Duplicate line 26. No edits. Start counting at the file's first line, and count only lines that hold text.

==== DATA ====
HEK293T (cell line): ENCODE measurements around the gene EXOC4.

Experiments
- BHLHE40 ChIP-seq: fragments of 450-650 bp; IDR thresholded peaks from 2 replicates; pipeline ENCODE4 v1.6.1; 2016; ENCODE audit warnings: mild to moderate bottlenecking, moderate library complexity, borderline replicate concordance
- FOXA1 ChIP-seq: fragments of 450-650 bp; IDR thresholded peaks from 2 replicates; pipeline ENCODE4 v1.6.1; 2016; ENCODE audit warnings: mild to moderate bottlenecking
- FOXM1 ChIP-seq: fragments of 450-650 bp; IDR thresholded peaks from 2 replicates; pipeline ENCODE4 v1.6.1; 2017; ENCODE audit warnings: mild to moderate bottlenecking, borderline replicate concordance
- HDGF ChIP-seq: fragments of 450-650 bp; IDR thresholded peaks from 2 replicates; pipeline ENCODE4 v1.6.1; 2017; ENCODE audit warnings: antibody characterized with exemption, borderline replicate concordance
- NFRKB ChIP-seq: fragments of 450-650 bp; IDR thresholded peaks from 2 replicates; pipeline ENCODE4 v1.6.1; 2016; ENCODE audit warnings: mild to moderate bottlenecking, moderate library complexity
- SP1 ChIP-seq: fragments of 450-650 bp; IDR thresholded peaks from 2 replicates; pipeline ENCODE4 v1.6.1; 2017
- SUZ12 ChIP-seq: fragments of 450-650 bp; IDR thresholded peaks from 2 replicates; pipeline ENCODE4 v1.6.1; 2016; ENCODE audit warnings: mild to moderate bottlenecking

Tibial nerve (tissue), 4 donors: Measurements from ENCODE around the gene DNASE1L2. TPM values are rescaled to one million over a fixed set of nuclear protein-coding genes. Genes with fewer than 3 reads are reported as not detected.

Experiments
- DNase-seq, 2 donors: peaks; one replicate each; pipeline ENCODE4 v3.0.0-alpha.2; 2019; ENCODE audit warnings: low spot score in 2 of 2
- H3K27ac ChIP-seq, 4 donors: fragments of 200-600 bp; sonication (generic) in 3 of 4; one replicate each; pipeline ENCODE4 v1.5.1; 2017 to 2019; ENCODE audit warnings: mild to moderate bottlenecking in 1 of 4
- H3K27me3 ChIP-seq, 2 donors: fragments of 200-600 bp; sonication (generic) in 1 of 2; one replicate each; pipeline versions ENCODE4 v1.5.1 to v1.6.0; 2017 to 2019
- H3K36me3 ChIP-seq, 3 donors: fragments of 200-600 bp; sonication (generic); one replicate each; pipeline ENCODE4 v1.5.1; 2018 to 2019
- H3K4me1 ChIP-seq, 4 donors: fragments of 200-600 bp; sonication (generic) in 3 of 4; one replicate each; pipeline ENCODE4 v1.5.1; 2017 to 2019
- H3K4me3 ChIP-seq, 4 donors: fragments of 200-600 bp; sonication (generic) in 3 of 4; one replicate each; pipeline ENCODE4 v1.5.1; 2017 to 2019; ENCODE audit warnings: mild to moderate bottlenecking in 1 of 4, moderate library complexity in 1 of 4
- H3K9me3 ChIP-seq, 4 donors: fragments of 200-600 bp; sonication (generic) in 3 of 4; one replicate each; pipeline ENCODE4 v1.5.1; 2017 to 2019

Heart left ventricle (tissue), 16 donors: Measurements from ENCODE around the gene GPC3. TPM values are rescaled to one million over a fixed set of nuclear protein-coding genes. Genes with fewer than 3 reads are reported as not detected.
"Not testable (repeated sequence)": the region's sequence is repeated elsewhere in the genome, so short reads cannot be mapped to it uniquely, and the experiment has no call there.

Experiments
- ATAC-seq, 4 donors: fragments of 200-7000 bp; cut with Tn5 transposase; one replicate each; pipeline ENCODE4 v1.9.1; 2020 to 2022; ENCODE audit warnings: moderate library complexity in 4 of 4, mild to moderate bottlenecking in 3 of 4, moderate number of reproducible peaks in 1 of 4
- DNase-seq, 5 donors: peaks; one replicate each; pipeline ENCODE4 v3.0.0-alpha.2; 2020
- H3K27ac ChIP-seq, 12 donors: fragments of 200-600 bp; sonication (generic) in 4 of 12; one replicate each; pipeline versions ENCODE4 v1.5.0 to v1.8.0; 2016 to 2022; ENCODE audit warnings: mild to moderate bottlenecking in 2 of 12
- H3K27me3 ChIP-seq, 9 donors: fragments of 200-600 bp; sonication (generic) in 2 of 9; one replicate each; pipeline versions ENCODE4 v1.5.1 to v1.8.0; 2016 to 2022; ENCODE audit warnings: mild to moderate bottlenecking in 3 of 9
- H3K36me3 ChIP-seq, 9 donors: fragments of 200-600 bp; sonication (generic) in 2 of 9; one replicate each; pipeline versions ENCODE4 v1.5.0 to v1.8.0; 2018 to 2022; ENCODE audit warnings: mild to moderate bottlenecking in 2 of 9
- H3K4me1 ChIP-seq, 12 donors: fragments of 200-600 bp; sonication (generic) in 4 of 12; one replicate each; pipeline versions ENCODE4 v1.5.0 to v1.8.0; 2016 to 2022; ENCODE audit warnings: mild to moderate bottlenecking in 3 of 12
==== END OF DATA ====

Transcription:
- H3K36me3 ChIP-seq, 9 donors: fragments of 200-600 bp; sonication (generic) in 2 of 9; one replicate each; pipeline versions ENCODE4 v1.5.0 to v1.8.0; 2018 to 2022; ENCODE audit warnings: mild to moderate bottlenecking in 2 of 9